England’s build-up to their World Cup semi-final against New Zealand took a theatrical turn after Eddie Jones claimed Tuesday’s training session was spied upon.
The squad was completing one of the most crucial sessions of the week at their Tokyo base when, according to Jones, an unidentified cameraman was spotted in one of the buildings overlooking the pitch.
The England head coach shrugged off the incident as the biggest match of his four-year reign looms.
“There was definitely someone in the apartment block filming, but it might have been a Japanese fan. We don’t care, mate,” Jones said.
“We knew about it from the start, it doesn’t change anything. We love it.”
After initially joking that England had sent someone to spy on New Zealand, Jones said that observing another team in secret no longer has any value.
“I haven’t done it since 2001, used to do it. You just don’t need to do it any more, you can see everything,” Jones said.
“You can watch everyone’s training on YouTube. There’s no value in doing that sort of thing, absolutely zero.
“Everyone knows what everyone does, there are no surprises in world rugby any more. That’s the great thing about the game, you just have to be good enough on the day.”
Jones declined to reveal which team he scouted in secret in 2001 and admitted that All Blacks boss Steve Hansen will “laugh” when he hears of his spying claim.
“The England team is in usual circumstances because you get so much media exposure,” Jones said.
“You get media pressure, everything is scrutinised, the players are scrutinised, the coaches are scrutinised.
“We have such a complex landscape in England and the players have just stuck to the task of what we want to be.
“We said four years ago we wanted to be the best team in the world and we are going towards that.
“It’s there, it is what it is. You have to be able to cope with it and at times it is difficult to cope with, no doubt about it.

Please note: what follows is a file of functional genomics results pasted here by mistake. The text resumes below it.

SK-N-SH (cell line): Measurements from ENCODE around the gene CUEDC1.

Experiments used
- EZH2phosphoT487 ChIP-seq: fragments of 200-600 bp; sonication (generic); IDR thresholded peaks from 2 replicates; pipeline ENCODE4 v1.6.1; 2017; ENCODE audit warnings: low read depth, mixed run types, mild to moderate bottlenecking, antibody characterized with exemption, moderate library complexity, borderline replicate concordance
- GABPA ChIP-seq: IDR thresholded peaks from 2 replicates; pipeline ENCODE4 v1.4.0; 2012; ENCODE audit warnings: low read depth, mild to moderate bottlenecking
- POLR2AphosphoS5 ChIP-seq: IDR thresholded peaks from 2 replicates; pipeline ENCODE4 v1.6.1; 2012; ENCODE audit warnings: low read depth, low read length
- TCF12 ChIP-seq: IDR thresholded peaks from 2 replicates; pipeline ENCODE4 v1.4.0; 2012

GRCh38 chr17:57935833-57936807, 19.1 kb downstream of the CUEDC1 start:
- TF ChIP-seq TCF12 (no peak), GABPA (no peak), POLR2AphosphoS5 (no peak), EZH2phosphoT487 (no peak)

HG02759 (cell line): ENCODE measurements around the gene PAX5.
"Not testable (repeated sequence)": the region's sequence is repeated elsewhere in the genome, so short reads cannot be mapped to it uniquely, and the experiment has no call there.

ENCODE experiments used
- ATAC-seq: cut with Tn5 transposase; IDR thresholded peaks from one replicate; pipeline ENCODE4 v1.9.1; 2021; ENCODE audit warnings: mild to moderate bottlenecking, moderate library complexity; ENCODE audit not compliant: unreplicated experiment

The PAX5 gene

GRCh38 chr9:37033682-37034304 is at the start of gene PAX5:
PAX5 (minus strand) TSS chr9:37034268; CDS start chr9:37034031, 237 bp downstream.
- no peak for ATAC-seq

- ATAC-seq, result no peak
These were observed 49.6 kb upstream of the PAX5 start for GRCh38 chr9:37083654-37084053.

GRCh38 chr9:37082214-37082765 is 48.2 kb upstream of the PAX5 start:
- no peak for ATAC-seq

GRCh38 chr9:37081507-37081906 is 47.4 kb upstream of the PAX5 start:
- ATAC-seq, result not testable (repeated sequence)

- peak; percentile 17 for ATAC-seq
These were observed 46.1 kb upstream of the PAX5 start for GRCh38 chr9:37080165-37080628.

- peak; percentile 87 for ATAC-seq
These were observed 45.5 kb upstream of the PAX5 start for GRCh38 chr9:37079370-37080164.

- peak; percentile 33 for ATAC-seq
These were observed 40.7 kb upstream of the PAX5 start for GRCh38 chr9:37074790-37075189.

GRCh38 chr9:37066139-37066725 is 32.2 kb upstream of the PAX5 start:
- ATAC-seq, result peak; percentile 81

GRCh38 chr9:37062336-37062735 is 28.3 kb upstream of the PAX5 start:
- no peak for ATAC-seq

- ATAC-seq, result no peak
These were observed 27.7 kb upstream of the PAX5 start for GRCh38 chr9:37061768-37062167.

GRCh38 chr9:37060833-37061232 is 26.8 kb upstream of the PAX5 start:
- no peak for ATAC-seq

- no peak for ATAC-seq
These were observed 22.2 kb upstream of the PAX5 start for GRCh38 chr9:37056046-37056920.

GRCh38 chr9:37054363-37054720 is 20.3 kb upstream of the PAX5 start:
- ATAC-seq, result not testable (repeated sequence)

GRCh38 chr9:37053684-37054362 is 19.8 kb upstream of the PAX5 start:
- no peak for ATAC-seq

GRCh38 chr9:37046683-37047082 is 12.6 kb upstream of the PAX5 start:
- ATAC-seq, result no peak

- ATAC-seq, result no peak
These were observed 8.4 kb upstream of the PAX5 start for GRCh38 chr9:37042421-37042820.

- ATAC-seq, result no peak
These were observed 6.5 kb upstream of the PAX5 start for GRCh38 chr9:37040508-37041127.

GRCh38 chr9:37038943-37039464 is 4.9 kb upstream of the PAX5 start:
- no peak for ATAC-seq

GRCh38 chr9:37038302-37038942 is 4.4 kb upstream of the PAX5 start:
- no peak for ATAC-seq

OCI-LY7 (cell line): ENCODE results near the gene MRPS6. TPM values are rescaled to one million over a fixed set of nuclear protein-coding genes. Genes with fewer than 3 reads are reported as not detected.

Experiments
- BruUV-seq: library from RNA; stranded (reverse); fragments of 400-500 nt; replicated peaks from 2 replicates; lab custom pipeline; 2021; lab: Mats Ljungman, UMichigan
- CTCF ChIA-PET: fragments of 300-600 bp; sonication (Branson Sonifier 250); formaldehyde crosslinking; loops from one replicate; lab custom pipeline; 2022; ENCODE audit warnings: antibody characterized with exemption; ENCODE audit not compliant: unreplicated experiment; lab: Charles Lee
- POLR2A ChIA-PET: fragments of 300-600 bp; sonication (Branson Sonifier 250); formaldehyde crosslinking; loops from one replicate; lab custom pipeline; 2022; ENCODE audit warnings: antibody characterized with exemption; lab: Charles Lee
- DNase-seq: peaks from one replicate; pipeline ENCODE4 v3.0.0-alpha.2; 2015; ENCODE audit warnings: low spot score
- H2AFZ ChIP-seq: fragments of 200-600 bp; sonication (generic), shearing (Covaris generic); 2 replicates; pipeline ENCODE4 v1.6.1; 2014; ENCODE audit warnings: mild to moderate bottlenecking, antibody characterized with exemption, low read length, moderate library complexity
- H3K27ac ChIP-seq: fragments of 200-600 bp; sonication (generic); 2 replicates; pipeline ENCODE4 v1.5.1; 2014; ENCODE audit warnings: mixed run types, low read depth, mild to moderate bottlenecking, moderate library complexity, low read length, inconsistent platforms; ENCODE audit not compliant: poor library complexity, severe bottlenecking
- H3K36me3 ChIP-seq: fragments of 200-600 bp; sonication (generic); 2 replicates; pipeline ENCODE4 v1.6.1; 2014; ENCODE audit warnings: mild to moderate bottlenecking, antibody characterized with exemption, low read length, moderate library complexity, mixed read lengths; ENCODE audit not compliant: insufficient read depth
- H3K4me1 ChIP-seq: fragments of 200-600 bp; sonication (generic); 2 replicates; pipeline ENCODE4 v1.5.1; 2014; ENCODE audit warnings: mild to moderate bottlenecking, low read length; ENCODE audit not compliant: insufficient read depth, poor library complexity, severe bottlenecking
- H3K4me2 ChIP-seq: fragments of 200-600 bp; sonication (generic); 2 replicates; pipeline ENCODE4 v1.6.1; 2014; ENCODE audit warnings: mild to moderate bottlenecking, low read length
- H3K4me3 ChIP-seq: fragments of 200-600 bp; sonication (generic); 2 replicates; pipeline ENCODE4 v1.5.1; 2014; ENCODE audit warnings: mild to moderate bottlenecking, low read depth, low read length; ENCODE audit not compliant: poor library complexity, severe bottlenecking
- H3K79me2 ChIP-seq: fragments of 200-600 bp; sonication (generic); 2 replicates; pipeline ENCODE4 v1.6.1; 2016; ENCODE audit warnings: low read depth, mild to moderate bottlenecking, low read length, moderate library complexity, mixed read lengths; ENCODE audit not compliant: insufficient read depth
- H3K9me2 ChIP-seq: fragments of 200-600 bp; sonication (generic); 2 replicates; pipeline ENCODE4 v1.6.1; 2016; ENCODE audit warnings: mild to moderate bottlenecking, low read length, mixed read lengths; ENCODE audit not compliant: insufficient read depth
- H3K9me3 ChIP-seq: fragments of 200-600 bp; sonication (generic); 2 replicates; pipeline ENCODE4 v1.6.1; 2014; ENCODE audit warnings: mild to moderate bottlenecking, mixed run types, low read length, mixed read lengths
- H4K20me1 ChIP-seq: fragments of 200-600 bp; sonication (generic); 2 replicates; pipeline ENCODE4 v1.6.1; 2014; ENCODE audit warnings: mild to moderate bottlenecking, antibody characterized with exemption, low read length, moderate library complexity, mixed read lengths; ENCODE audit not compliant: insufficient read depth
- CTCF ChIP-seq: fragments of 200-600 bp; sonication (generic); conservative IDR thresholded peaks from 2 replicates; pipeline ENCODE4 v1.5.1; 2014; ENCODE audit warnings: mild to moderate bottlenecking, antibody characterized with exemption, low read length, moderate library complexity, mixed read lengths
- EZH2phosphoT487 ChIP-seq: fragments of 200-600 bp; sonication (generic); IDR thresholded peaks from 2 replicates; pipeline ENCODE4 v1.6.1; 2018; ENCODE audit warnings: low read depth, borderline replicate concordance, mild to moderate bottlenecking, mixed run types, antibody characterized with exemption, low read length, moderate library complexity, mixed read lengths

“One week ago I was going to get sacked, Owen Farrell couldn’t kick and someone wrote there’d be blood on the walls of Twickenham.
“Now we are in a semi-final and have a chance of going through and we are just excited about it.”
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Japan’s best-ever Rugby World Cup campaign might have come to an end but head coach Jamie Joseph had no regrets after the hosts bowed out in the quarter-final.
The Brave Blossoms had qualified for the tournament’s quarter-final for the first time in their history but that dream run came to an end on Sunday with defeat at the hands of South Africa.
Joseph was beaming with pride after his men’s stellar campaign and insisted that they had fulfilled their objectives for the tournament.
Japan’s run in the 2019 Rugby World Cup included four wins in the group-stage including a memorable win over Ireland. The hosts finally ran out of steam in the last eight where they tasted a 3-26 defeat at the hands of the Springboks.
Watch what a proud Joseph had to say about Japan’s campaign on home soil in the video above.
Wales head coach Warren Gatland believes his men won’t get a better chance to lift a Rugby World Cup title as they get ready to take on South Africa in the semi-final.
Gatland has urged his side to grab their chance with both hands in the upcoming tussle against the Springboks as they look to create history in Japan.
Wales advanced to the last four after a quarter-final victory over France in Oita on Friday but their win came at a big cost. Back-row Josh Navidi has been ruled out for the rest of the tournament after picking up a hamstring injury in the win and Gatland has confirmed that Wales will call up a replacement in time for the clash against South Africa.
“You get these opportunities once in a lifetime potentially. So you’ve got to grab them with both hands and make the most of it. So I think it’s important we prepare well this week and let the occasion take care of itself,” Gatland stated.
Watch what else the veteran coach had to say about his side’s chances in the 2019 Rugby World Cup in the video above.